On Protests

It’s something that isn’t being given much attention in Canadian media, but I’d like to point out that a strike of the current magnitude being executed by Québécois students is the largest one in student history in North America, as well as the largest collective strike in recent Canadian history. In addition to not going to classes, students are doing various non-violent direct actions at centres of political and economic power throughout the province. Occupations of Education and Finance Ministers’ offices, as well as a recent turn to occupying banks, make it seem that this movement is shifting from the student sphere to encompass a more general social movement.
It’s a logical next step – when you look critically at the university’s role in our country, it’s easy to connect the dots between increasing tuition and increasing the divide between middle and working class. Decreased government funding opens the floodgates to increased funding from private industry.
There is a bigger question underlying the Quebec student strikes: should modern Canadian universities be valued and upheld as institutes of critical thinking and higher learning, or are we content with sitting by and watching as they become expensive training grounds for the next generation of corporate workers?
There is a false dichotomy produced when we think of students AND workers, students AND taxpayers, students AND the rest of society. We are all a part of the struggle, and by creating divisions, we run the risk of overlooking the common underlying issue of public goods being chipped away in favour of corporate providers. The increasingly corporate university system is merely one part of the bigger picture.
Having student representation eliminated from the two Board of Governor committees that will decide the cuts to be put in place to make sure King’s doesn’t go bankrupt (the Financial Sustainability Committee and the Budget Advisory Committee) shows that the corporate thinking that is the hallmark of larger universities is also present here at home. When students and faculty are thought of as “special-interest groups” by our administration and Board of Governors, it makes you wonder what those running our university really think of King’s. Last time I checked, students and faculty are the reason that a university exists.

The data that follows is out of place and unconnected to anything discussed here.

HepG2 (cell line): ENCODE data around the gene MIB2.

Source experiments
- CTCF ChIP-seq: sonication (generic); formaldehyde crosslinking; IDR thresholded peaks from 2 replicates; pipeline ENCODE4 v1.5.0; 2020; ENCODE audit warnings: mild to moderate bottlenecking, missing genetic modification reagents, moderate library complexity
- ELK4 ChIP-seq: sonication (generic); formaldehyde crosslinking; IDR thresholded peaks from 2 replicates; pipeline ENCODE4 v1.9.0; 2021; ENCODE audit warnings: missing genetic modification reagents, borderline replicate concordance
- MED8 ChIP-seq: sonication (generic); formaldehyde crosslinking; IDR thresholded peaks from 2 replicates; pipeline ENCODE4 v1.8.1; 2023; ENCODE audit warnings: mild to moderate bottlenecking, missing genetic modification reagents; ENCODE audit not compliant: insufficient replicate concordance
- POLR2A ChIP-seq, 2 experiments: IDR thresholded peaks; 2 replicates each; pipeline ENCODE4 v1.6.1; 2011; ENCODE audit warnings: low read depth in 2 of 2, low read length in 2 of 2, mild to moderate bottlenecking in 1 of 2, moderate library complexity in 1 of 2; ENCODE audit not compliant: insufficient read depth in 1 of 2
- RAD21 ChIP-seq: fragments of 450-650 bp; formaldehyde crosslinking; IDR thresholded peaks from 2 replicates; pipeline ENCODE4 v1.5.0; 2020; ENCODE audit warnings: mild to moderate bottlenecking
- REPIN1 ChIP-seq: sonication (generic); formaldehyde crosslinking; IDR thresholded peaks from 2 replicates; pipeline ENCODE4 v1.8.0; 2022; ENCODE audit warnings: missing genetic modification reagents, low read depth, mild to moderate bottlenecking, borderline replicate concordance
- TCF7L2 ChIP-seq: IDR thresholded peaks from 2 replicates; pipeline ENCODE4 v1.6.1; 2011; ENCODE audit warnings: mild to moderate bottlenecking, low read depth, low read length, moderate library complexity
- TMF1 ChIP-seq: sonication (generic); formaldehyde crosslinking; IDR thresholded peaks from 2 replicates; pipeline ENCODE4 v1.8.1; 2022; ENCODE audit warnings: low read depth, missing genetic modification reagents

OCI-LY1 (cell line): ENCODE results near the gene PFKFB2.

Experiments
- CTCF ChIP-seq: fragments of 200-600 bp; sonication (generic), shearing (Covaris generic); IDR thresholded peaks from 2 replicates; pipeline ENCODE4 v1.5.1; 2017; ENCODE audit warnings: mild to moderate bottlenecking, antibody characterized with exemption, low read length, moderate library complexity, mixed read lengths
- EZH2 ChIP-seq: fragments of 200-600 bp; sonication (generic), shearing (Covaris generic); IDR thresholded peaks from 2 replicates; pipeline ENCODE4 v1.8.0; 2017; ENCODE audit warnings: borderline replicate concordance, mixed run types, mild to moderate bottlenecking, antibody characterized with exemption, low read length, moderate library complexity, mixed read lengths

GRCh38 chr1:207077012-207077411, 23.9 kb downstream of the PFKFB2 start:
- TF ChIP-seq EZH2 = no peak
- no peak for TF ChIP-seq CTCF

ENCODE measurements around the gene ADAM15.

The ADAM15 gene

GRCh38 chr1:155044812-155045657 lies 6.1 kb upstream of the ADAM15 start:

Having this top-down approach to our school’s governance, where students and faculty are merely side notes to the financial business of the university, undermines the core ideology of King’s. If we pride ourselves on the fact that King’s is about critical thinking and true learning, and more than a corporate knowledge factory, it’s time that we make this known to the ones making our school’s financial decisions and demand our rightful place at the table.
Anna Bishop
Vice-President, Communications 2011-2012
King’s Students’ Union

By David J. Shuman

David is the current editor-in-chief of The Watch and writes on student issues and events. Find him on Twitter: @DavidJShuman

2 replies on “On Protests”

Nailed it! A briiliant recapitalization of the current current student protests, their meaning at large and transformed on the example of King’s University. I absolutely agree, well done.

There are hundreds of thousands of registered corporations of different compositions and purposes in Canada, the “corporation” is not a monolith and cannot be understood as a whole. Secondly, why are the “corporations” antagonistic towards critical thinking? Despite an annoying penchant for suits and buzzwords, modern business thinking pushes for innovation and the smarter and more dynamic worker. Straw-men make easy targets. It’s foolish to think that those at liberal arts school are the only and end-all of “critical thinkers”. King’s and liberal arts institutions are vital to a progressive society, so is business. When some students come to understand this and drop the “struggle” rhetoric, we can all get off our mountain-tops and actually work towards better ways to educate.

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